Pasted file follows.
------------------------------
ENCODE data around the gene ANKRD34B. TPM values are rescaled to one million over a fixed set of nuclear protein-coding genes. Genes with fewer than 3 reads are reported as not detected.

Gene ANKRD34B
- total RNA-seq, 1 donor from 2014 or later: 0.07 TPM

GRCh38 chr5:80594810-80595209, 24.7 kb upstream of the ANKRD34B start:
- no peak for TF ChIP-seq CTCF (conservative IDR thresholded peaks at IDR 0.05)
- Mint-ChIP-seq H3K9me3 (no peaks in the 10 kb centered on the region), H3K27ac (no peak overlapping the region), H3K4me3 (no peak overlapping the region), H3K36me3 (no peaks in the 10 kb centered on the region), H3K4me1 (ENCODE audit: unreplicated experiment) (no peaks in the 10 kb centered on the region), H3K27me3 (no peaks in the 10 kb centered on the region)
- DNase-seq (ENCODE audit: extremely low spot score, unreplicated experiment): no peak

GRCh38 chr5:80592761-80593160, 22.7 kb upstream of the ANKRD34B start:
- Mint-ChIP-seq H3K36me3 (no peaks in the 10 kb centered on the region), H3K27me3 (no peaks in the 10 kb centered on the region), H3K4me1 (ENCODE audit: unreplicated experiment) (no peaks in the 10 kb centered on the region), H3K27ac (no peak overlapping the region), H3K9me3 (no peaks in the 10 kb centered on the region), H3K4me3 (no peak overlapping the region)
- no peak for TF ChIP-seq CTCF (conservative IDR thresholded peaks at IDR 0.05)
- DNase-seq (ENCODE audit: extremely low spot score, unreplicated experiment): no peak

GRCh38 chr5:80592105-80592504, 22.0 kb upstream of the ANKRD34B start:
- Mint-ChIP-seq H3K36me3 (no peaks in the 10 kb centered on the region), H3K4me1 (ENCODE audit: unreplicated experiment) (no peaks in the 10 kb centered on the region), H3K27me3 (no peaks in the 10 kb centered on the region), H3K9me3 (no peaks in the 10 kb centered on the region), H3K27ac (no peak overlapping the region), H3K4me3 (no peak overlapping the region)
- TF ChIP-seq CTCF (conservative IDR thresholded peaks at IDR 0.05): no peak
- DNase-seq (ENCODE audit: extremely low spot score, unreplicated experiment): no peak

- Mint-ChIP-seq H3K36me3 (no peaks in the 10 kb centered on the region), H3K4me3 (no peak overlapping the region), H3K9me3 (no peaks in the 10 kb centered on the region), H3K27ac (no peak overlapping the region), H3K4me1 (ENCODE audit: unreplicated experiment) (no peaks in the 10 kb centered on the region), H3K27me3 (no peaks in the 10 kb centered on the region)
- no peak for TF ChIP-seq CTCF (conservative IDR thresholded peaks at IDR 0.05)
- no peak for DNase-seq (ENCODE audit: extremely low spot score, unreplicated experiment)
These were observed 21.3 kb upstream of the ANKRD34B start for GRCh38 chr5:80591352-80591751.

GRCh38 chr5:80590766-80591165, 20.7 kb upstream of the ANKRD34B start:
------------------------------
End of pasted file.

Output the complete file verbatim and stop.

ENCODE data around the gene ANKRD34B. TPM values are rescaled to one million over a fixed set of nuclear protein-coding genes. Genes with fewer than 3 reads are reported as not detected.

Gene ANKRD34B
- total RNA-seq, 1 donor from 2014 or later: 0.07 TPM

GRCh38 chr5:80594810-80595209, 24.7 kb upstream of the ANKRD34B start:
- no peak for TF ChIP-seq CTCF (conservative IDR thresholded peaks at IDR 0.05)
- Mint-ChIP-seq H3K9me3 (no peaks in the 10 kb centered on the region), H3K27ac (no peak overlapping the region), H3K4me3 (no peak overlapping the region), H3K36me3 (no peaks in the 10 kb centered on the region), H3K4me1 (ENCODE audit: unreplicated experiment) (no peaks in the 10 kb centered on the region), H3K27me3 (no peaks in the 10 kb centered on the region)
- DNase-seq (ENCODE audit: extremely low spot score, unreplicated experiment): no peak

GRCh38 chr5:80592761-80593160, 22.7 kb upstream of the ANKRD34B start:
- Mint-ChIP-seq H3K36me3 (no peaks in the 10 kb centered on the region), H3K27me3 (no peaks in the 10 kb centered on the region), H3K4me1 (ENCODE audit: unreplicated experiment) (no peaks in the 10 kb centered on the region), H3K27ac (no peak overlapping the region), H3K9me3 (no peaks in the 10 kb centered on the region), H3K4me3 (no peak overlapping the region)
- no peak for TF ChIP-seq CTCF (conservative IDR thresholded peaks at IDR 0.05)
- DNase-seq (ENCODE audit: extremely low spot score, unreplicated experiment): no peak

GRCh38 chr5:80592105-80592504, 22.0 kb upstream of the ANKRD34B start:
- Mint-ChIP-seq H3K36me3 (no peaks in the 10 kb centered on the region), H3K4me1 (ENCODE audit: unreplicated experiment) (no peaks in the 10 kb centered on the region), H3K27me3 (no peaks in the 10 kb centered on the region), H3K9me3 (no peaks in the 10 kb centered on the region), H3K27ac (no peak overlapping the region), H3K4me3 (no peak overlapping the region)
- TF ChIP-seq CTCF (conservative IDR thresholded peaks at IDR 0.05): no peak
- DNase-seq (ENCODE audit: extremely low spot score, unreplicated experiment): no peak

- Mint-ChIP-seq H3K36me3 (no peaks in the 10 kb centered on the region), H3K4me3 (no peak overlapping the region), H3K9me3 (no peaks in the 10 kb centered on the region), H3K27ac (no peak overlapping the region), H3K4me1 (ENCODE audit: unreplicated experiment) (no peaks in the 10 kb centered on the region), H3K27me3 (no peaks in the 10 kb centered on the region)
- no peak for TF ChIP-seq CTCF (conservative IDR thresholded peaks at IDR 0.05)
- no peak for DNase-seq (ENCODE audit: extremely low spot score, unreplicated experiment)
These were observed 21.3 kb upstream of the ANKRD34B start for GRCh38 chr5:80591352-80591751.

GRCh38 chr5:80590766-80591165, 20.7 kb upstream of the ANKRD34B start: